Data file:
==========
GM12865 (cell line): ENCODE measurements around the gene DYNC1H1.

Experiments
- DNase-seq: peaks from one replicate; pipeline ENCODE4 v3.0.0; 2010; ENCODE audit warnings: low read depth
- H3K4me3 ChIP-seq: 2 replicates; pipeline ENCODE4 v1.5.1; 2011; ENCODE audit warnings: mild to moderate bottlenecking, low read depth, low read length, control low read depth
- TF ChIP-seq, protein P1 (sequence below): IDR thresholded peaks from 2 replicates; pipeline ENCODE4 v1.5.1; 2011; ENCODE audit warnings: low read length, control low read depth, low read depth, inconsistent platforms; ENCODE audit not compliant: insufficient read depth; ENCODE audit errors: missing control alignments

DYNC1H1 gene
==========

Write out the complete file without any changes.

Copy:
GM12865 (cell line): ENCODE measurements around the gene DYNC1H1.

Experiments
- DNase-seq: peaks from one replicate; pipeline ENCODE4 v3.0.0; 2010; ENCODE audit warnings: low read depth
- H3K4me3 ChIP-seq: 2 replicates; pipeline ENCODE4 v1.5.1; 2011; ENCODE audit warnings: mild to moderate bottlenecking, low read depth, low read length, control low read depth
- TF ChIP-seq, protein P1 (sequence below): IDR thresholded peaks from 2 replicates; pipeline ENCODE4 v1.5.1; 2011; ENCODE audit warnings: low read length, control low read depth, low read depth, inconsistent platforms; ENCODE audit not compliant: insufficient read depth; ENCODE audit errors: missing control alignments

DYNC1H1 gene